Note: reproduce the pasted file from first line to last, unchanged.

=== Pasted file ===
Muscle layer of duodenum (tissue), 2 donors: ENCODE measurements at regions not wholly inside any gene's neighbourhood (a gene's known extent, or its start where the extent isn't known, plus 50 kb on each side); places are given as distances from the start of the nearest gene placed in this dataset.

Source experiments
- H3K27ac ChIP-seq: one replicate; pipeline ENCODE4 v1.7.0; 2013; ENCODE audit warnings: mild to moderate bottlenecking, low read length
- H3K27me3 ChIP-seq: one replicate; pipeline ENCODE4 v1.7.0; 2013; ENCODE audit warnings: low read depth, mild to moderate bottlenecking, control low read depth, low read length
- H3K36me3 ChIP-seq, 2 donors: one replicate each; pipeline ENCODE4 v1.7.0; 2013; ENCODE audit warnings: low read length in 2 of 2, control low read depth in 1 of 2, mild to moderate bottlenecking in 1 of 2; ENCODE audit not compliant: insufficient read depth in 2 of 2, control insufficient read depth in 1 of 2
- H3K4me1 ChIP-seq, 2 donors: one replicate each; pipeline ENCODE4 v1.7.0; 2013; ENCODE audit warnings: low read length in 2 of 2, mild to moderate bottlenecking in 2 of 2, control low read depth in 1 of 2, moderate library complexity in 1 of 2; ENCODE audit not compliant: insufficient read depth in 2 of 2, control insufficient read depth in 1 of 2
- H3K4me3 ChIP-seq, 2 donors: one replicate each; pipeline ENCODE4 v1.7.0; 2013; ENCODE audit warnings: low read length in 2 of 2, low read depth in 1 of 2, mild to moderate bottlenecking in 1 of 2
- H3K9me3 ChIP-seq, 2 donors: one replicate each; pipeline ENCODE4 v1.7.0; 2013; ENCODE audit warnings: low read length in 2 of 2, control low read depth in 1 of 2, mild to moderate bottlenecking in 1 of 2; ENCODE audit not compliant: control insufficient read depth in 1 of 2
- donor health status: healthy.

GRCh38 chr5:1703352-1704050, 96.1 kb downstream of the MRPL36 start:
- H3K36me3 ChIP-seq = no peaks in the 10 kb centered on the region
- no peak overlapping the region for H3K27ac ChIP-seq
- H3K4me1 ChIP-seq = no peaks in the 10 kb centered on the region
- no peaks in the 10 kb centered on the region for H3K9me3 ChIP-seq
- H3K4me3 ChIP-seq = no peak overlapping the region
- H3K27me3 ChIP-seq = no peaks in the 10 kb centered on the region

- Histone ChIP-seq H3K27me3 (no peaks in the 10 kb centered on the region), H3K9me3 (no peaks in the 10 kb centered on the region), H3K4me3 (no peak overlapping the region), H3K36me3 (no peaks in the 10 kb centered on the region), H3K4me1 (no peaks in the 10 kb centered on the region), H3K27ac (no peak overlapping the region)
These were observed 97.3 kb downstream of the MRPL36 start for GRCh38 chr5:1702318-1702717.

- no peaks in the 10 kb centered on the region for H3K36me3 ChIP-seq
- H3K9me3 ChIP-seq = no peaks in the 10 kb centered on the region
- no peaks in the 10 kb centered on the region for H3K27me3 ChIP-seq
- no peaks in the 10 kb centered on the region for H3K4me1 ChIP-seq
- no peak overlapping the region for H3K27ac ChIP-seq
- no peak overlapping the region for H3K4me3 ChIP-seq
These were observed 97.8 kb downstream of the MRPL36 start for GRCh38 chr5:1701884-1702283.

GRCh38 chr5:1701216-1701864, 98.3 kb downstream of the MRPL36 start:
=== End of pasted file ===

Muscle layer of duodenum (tissue), 2 donors: ENCODE measurements at regions not wholly inside any gene's neighbourhood (a gene's known extent, or its start where the extent isn't known, plus 50 kb on each side); places are given as distances from the start of the nearest gene placed in this dataset.

Source experiments
- H3K27ac ChIP-seq: one replicate; pipeline ENCODE4 v1.7.0; 2013; ENCODE audit warnings: mild to moderate bottlenecking, low read length
- H3K27me3 ChIP-seq: one replicate; pipeline ENCODE4 v1.7.0; 2013; ENCODE audit warnings: low read depth, mild to moderate bottlenecking, control low read depth, low read length
- H3K36me3 ChIP-seq, 2 donors: one replicate each; pipeline ENCODE4 v1.7.0; 2013; ENCODE audit warnings: low read length in 2 of 2, control low read depth in 1 of 2, mild to moderate bottlenecking in 1 of 2; ENCODE audit not compliant: insufficient read depth in 2 of 2, control insufficient read depth in 1 of 2
- H3K4me1 ChIP-seq, 2 donors: one replicate each; pipeline ENCODE4 v1.7.0; 2013; ENCODE audit warnings: low read length in 2 of 2, mild to moderate bottlenecking in 2 of 2, control low read depth in 1 of 2, moderate library complexity in 1 of 2; ENCODE audit not compliant: insufficient read depth in 2 of 2, control insufficient read depth in 1 of 2
- H3K4me3 ChIP-seq, 2 donors: one replicate each; pipeline ENCODE4 v1.7.0; 2013; ENCODE audit warnings: low read length in 2 of 2, low read depth in 1 of 2, mild to moderate bottlenecking in 1 of 2
- H3K9me3 ChIP-seq, 2 donors: one replicate each; pipeline ENCODE4 v1.7.0; 2013; ENCODE audit warnings: low read length in 2 of 2, control low read depth in 1 of 2, mild to moderate bottlenecking in 1 of 2; ENCODE audit not compliant: control insufficient read depth in 1 of 2
- donor health status: healthy.

GRCh38 chr5:1703352-1704050, 96.1 kb downstream of the MRPL36 start:
- H3K36me3 ChIP-seq = no peaks in the 10 kb centered on the region
- no peak overlapping the region for H3K27ac ChIP-seq
- H3K4me1 ChIP-seq = no peaks in the 10 kb centered on the region
- no peaks in the 10 kb centered on the region for H3K9me3 ChIP-seq
- H3K4me3 ChIP-seq = no peak overlapping the region
- H3K27me3 ChIP-seq = no peaks in the 10 kb centered on the region

- Histone ChIP-seq H3K27me3 (no peaks in the 10 kb centered on the region), H3K9me3 (no peaks in the 10 kb centered on the region), H3K4me3 (no peak overlapping the region), H3K36me3 (no peaks in the 10 kb centered on the region), H3K4me1 (no peaks in the 10 kb centered on the region), H3K27ac (no peak overlapping the region)
These were observed 97.3 kb downstream of the MRPL36 start for GRCh38 chr5:1702318-1702717.

- no peaks in the 10 kb centered on the region for H3K36me3 ChIP-seq
- H3K9me3 ChIP-seq = no peaks in the 10 kb centered on the region
- no peaks in the 10 kb centered on the region for H3K27me3 ChIP-seq
- no peaks in the 10 kb centered on the region for H3K4me1 ChIP-seq
- no peak overlapping the region for H3K27ac ChIP-seq
- no peak overlapping the region for H3K4me3 ChIP-seq
These were observed 97.8 kb downstream of the MRPL36 start for GRCh38 chr5:1701884-1702283.

GRCh38 chr5:1701216-1701864, 98.3 kb downstream of the MRPL36 start: